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22 January 2014
On June 16 2010 an Embraer 145, operated by Trans States Airlines on behalf of United Airlines Express, inbound from Washington, DC, landed on Runway 7 at Ottawa Macdonald-Cartier International Airport. Due to the wet surface, the aircraft overran the runway, resulting in a crash, which cost Allianz Global Risks US Insurance Company, Trans States Airlines' liability insurer, nearly US$5.5 million. There had been at least three prior overruns on Runway 7 since 2000 that occurred when the runway was wet or otherwise contaminated.
After paying out for the loss, Allianz commenced legal proceedings, claiming contribution and indemnity from NAV Canada and Transport Canada, the regulator of aeronautics in Canada.
The claim against Transport Canada was founded in negligence, broadly characterised as follows:
After receiving the statement of claim, Transport Canada brought a motion to strike out the third negligence allegation.
As stated in Transport Canada's factum, the issue on the motion was as follows:
"The central question to be answered in this motion is whether Transport Canada, as a statutory regulator, owes a private law duty of care to an individual airline (and/or its insurers) for alleged negligence in failing to properly oversee the conduct of an airport certified by the regulator."
In support of its position, Transport Canada relied on Cooper v Hobart ( 3 SCR 537) for the proposition that governmental authorities do not owe a duty of care for licensing or policy-based regulatory issues.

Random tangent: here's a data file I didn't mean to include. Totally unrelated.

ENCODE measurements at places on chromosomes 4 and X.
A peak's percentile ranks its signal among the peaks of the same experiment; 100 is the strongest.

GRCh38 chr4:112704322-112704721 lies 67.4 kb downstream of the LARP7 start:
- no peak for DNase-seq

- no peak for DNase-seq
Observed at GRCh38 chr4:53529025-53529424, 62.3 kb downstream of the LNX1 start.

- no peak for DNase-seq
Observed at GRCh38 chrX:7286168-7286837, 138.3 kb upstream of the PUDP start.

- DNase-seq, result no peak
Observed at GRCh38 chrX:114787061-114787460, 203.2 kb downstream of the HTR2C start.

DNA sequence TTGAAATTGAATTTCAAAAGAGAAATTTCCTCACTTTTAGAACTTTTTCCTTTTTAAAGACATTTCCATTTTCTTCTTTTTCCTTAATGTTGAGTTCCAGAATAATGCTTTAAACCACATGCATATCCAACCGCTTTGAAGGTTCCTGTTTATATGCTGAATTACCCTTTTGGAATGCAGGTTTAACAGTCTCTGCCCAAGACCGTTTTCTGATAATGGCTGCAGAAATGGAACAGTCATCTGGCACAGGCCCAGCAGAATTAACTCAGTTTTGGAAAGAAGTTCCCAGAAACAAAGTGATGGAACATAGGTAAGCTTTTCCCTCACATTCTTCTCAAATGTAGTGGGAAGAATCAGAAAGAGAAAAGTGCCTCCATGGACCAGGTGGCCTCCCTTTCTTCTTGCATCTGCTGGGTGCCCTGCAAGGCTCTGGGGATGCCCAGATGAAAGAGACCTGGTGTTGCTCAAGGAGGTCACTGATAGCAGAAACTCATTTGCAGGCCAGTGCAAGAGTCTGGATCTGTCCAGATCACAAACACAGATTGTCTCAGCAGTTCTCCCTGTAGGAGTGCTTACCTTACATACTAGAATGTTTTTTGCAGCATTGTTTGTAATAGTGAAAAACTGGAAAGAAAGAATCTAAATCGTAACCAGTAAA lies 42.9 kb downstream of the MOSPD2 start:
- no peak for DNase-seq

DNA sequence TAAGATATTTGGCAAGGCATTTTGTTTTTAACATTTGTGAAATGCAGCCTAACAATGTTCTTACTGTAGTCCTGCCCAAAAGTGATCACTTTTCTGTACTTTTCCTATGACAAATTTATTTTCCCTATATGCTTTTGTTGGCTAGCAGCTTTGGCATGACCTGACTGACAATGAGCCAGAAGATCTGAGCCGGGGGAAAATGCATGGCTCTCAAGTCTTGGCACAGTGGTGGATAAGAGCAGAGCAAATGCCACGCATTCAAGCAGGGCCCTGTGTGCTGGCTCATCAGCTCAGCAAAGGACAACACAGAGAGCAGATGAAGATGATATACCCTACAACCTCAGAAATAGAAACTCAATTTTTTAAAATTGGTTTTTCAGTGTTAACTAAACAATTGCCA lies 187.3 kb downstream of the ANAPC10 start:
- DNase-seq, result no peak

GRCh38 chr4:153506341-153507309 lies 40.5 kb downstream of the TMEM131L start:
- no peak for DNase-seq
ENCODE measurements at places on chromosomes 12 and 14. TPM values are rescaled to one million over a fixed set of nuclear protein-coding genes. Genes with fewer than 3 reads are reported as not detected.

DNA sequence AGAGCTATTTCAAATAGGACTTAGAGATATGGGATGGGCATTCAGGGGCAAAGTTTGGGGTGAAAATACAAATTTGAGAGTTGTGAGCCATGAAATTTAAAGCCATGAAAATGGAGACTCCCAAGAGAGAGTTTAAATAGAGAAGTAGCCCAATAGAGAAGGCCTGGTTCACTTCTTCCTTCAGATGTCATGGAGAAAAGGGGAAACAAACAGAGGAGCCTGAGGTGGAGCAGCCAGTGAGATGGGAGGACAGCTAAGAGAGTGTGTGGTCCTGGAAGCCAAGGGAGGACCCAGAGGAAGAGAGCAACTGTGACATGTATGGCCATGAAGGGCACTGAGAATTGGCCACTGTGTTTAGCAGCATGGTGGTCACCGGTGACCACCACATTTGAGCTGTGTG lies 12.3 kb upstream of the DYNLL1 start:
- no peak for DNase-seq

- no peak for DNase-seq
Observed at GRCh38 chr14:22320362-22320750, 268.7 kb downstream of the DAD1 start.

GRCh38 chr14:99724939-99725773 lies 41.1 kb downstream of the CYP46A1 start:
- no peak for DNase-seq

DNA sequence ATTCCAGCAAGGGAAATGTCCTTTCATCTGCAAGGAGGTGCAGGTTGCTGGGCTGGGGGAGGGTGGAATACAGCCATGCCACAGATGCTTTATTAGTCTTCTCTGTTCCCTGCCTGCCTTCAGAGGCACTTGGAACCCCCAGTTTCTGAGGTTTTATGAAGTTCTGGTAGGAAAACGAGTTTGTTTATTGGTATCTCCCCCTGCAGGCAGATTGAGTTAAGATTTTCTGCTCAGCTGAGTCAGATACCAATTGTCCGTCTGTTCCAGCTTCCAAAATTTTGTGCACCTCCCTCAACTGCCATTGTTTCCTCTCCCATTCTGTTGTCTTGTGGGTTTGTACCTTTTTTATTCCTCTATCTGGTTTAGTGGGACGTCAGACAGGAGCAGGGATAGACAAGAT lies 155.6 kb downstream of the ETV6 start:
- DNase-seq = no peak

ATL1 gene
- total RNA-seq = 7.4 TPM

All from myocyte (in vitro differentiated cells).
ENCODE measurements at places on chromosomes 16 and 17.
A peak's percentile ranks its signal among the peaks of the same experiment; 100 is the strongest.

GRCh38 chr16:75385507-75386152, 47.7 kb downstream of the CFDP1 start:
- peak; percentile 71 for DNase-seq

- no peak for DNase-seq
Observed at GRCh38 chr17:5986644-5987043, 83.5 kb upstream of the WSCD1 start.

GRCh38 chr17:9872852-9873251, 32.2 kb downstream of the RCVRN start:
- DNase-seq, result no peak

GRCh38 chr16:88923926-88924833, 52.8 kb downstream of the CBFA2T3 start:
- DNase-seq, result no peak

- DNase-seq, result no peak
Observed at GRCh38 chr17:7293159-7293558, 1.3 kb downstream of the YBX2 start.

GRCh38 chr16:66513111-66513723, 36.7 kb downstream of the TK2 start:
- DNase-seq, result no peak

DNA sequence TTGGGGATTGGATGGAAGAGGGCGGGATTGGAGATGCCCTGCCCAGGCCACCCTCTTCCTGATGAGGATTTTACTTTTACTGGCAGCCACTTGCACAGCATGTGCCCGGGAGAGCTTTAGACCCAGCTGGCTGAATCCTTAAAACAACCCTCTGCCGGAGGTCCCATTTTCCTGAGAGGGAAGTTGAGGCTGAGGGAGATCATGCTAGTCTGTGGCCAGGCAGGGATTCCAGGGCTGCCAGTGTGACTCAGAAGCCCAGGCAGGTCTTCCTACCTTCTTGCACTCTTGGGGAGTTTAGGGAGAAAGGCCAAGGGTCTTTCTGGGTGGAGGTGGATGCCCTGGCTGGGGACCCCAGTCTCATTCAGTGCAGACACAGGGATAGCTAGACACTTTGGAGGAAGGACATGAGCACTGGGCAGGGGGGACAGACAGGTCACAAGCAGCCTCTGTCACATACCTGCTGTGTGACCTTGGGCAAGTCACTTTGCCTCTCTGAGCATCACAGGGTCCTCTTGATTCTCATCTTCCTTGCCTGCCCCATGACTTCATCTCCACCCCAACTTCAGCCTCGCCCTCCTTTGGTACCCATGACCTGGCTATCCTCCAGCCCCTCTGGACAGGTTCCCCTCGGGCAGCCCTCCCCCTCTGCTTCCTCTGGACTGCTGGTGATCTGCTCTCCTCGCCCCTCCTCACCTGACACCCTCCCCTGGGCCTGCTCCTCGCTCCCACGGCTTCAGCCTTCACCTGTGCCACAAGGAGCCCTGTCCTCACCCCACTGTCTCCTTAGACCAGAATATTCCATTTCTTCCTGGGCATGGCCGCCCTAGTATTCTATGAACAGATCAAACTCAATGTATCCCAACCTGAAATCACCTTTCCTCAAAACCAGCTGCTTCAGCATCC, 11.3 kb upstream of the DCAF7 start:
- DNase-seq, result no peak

In response, Allianz argued that, in this particular case, the three types of negligence pleaded amounted to an indivisible factual matrix and, therefore, were "closely integrated components of the negligence claim". As such, it was inappropriate at the pleadings stage to extract a portion of the negligence claim and seek that it be struck out, while not challenging the rest of the allegations of negligence.
In addition, Allianz argued that the more recent case of Chadwick v Canada (2010 BCSC 1744) (for further details please see "Finding of regulatory negligence is possible against Transport Canada") demonstrated that, at least at the pleadings stage, it may not be proper to make a determination that no duty of care exists on the part of a regulator.
In Chadwick the plaintiff alleged that the crash of an aircraft was caused by the negligence of an aircraft maintenance engineer (licensed by Transport Canada). The plaintiff alleged that Transport Canada should also bear responsibility for the crash because it knew or ought to have known that the maintenance company and the aircraft maintenance engineer had not complied with the applicable policies and practices, and therefore should not have been licensed. On a similar motion brought in Chadwick, the court chose not to dismiss the claim at the pleadings stage as it was "not plain and obvious that no such duty of care existed… leaving the adjudication on the merits to trial".
The court accepted Allianz's arguments in the matter at hand. It found that Transport Canada's motion was premature and held that a full factual record would be required in order for the court to determine whether:
Transport Canada's motion was dismissed.
For further information on this topic please contact Carlos P Martins at Bersenas Jacobsen Chouest Thomson Blackburn LLP by telephone (+1 416 982 3800), fax (+1 416 982 3801) or email (firstname.lastname@example.org). The Bersenas Jacobsen Chouest Thomson Blackburn website can be accessed at www.lexcanada.com.
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